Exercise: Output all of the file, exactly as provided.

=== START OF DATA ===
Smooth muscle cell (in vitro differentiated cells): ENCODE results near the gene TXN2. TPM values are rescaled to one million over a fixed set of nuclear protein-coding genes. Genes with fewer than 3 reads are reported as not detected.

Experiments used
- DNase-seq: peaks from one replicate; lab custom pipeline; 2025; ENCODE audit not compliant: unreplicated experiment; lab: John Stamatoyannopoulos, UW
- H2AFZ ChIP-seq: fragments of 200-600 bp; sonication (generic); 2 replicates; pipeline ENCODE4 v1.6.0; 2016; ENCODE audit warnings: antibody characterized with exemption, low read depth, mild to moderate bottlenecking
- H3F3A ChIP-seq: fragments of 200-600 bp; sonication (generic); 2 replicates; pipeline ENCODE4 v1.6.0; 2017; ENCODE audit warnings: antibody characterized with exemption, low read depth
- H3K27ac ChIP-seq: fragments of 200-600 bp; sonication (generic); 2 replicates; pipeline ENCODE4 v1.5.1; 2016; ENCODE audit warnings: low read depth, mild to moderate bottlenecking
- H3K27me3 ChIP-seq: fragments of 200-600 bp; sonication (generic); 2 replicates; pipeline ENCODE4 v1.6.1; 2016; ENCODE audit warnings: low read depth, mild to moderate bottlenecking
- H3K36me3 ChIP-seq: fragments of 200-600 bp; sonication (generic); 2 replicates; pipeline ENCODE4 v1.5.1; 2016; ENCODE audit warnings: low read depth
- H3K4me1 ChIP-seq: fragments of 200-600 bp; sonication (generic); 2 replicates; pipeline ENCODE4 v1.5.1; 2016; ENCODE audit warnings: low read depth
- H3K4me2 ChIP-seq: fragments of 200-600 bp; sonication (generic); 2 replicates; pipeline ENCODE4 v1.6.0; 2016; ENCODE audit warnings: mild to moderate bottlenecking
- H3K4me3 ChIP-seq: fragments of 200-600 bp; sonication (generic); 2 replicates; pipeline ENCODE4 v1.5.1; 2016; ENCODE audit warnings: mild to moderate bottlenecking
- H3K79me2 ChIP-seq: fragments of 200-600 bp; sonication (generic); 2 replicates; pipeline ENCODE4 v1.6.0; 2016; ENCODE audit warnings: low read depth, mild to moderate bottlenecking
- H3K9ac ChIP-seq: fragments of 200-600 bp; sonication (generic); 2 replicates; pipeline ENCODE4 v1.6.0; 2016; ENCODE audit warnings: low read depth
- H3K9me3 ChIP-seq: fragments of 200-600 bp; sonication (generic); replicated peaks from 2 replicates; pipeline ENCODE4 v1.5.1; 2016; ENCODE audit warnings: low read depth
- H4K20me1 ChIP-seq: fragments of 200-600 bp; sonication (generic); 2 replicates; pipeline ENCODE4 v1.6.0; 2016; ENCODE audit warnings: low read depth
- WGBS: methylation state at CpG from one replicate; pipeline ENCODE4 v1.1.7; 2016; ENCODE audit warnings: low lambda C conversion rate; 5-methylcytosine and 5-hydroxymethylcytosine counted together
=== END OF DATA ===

Smooth muscle cell (in vitro differentiated cells): ENCODE results near the gene TXN2. TPM values are rescaled to one million over a fixed set of nuclear protein-coding genes. Genes with fewer than 3 reads are reported as not detected.

Experiments used
- DNase-seq: peaks from one replicate; lab custom pipeline; 2025; ENCODE audit not compliant: unreplicated experiment; lab: John Stamatoyannopoulos, UW
- H2AFZ ChIP-seq: fragments of 200-600 bp; sonication (generic); 2 replicates; pipeline ENCODE4 v1.6.0; 2016; ENCODE audit warnings: antibody characterized with exemption, low read depth, mild to moderate bottlenecking
- H3F3A ChIP-seq: fragments of 200-600 bp; sonication (generic); 2 replicates; pipeline ENCODE4 v1.6.0; 2017; ENCODE audit warnings: antibody characterized with exemption, low read depth
- H3K27ac ChIP-seq: fragments of 200-600 bp; sonication (generic); 2 replicates; pipeline ENCODE4 v1.5.1; 2016; ENCODE audit warnings: low read depth, mild to moderate bottlenecking
- H3K27me3 ChIP-seq: fragments of 200-600 bp; sonication (generic); 2 replicates; pipeline ENCODE4 v1.6.1; 2016; ENCODE audit warnings: low read depth, mild to moderate bottlenecking
- H3K36me3 ChIP-seq: fragments of 200-600 bp; sonication (generic); 2 replicates; pipeline ENCODE4 v1.5.1; 2016; ENCODE audit warnings: low read depth
- H3K4me1 ChIP-seq: fragments of 200-600 bp; sonication (generic); 2 replicates; pipeline ENCODE4 v1.5.1; 2016; ENCODE audit warnings: low read depth
- H3K4me2 ChIP-seq: fragments of 200-600 bp; sonication (generic); 2 replicates; pipeline ENCODE4 v1.6.0; 2016; ENCODE audit warnings: mild to moderate bottlenecking
- H3K4me3 ChIP-seq: fragments of 200-600 bp; sonication (generic); 2 replicates; pipeline ENCODE4 v1.5.1; 2016; ENCODE audit warnings: mild to moderate bottlenecking
- H3K79me2 ChIP-seq: fragments of 200-600 bp; sonication (generic); 2 replicates; pipeline ENCODE4 v1.6.0; 2016; ENCODE audit warnings: low read depth, mild to moderate bottlenecking
- H3K9ac ChIP-seq: fragments of 200-600 bp; sonication (generic); 2 replicates; pipeline ENCODE4 v1.6.0; 2016; ENCODE audit warnings: low read depth
- H3K9me3 ChIP-seq: fragments of 200-600 bp; sonication (generic); replicated peaks from 2 replicates; pipeline ENCODE4 v1.5.1; 2016; ENCODE audit warnings: low read depth
- H4K20me1 ChIP-seq: fragments of 200-600 bp; sonication (generic); 2 replicates; pipeline ENCODE4 v1.6.0; 2016; ENCODE audit warnings: low read depth
- WGBS: methylation state at CpG from one replicate; pipeline ENCODE4 v1.1.7; 2016; ENCODE audit warnings: low lambda C conversion rate; 5-methylcytosine and 5-hydroxymethylcytosine counted together